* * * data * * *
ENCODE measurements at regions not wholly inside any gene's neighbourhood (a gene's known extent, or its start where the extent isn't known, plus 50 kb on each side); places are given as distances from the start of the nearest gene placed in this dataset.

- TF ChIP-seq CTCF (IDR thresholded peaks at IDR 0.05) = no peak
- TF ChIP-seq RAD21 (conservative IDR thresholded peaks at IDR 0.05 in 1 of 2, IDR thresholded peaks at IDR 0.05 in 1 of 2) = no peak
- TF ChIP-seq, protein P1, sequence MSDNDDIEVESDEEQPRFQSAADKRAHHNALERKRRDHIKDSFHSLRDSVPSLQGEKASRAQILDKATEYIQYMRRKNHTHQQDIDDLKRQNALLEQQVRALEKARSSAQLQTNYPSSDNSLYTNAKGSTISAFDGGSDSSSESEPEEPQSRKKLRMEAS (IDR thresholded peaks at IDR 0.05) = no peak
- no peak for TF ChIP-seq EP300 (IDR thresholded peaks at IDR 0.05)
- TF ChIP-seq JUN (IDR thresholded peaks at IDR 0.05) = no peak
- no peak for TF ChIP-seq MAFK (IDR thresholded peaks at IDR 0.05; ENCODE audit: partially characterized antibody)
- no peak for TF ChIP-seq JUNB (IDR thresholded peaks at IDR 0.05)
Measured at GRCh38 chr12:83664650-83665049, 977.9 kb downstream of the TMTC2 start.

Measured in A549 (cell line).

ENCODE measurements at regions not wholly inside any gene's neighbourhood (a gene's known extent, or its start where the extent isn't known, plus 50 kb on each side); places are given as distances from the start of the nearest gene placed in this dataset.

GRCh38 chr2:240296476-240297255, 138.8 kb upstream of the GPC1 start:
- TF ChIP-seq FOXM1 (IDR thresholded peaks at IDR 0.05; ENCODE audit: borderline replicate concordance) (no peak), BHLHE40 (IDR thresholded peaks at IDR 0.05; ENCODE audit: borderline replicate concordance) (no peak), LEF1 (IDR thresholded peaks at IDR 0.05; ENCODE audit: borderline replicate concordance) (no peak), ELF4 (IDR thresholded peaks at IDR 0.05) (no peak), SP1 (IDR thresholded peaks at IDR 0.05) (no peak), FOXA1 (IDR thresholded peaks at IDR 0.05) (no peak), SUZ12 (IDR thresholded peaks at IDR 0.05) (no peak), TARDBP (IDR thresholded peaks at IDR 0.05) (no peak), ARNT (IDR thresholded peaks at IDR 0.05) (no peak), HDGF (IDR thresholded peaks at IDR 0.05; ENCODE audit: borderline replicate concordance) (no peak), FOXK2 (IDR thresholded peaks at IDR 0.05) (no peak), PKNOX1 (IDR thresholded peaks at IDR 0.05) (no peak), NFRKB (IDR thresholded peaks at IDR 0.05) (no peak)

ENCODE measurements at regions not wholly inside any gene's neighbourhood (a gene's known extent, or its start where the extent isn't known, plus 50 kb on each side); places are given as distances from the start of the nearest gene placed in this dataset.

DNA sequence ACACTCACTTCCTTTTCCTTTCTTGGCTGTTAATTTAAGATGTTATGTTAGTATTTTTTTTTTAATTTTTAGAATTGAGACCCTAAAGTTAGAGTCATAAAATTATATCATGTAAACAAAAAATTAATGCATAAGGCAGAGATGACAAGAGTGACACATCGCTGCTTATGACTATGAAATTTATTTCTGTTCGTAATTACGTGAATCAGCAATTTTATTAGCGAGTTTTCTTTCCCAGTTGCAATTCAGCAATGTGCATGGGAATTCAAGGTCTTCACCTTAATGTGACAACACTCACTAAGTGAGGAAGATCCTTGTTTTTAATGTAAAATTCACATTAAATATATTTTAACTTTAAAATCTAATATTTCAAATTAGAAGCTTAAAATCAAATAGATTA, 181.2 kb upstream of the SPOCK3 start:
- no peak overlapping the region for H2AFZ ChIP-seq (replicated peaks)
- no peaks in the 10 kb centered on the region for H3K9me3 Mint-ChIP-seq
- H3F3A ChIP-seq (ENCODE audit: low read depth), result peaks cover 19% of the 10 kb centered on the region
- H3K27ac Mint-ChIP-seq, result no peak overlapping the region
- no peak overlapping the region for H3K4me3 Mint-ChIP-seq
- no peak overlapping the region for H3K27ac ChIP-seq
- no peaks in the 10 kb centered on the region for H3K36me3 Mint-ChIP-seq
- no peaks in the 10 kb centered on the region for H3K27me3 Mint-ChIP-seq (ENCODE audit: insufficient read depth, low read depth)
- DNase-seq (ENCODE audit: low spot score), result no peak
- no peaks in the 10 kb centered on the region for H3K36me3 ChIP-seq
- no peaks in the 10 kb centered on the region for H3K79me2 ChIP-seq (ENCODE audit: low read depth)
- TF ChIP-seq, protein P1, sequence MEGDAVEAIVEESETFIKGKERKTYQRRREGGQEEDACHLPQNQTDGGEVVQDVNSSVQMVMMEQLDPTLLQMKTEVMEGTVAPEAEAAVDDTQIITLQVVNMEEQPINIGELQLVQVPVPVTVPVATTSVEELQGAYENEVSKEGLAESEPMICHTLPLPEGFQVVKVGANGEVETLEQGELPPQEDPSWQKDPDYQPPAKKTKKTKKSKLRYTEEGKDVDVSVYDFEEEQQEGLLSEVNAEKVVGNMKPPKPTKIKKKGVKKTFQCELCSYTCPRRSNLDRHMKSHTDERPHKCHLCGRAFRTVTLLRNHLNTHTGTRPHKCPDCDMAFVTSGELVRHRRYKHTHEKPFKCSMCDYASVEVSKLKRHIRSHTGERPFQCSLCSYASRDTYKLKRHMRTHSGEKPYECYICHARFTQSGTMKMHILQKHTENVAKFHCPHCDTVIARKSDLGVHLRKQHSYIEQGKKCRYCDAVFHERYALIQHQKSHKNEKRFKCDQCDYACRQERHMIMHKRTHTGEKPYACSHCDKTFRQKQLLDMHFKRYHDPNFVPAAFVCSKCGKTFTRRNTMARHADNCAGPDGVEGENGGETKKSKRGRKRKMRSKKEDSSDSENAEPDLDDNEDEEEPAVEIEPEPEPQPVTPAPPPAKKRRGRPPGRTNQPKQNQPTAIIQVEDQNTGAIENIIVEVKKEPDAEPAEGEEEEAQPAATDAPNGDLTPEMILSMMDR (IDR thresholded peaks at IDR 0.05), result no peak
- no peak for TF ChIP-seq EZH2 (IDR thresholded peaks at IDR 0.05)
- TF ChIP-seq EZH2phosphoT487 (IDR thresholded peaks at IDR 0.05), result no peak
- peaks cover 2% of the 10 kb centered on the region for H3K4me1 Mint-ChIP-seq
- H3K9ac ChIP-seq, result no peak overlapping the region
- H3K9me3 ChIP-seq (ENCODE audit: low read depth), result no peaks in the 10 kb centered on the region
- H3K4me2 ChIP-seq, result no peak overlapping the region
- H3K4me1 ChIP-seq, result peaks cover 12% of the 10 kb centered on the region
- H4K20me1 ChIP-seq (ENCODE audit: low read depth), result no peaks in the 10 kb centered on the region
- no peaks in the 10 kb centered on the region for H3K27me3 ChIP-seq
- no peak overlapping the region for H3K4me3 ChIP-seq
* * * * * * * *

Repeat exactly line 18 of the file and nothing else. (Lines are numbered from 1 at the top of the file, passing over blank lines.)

- H3F3A ChIP-seq (ENCODE audit: low read depth), result peaks cover 19% of the 10 kb centered on the region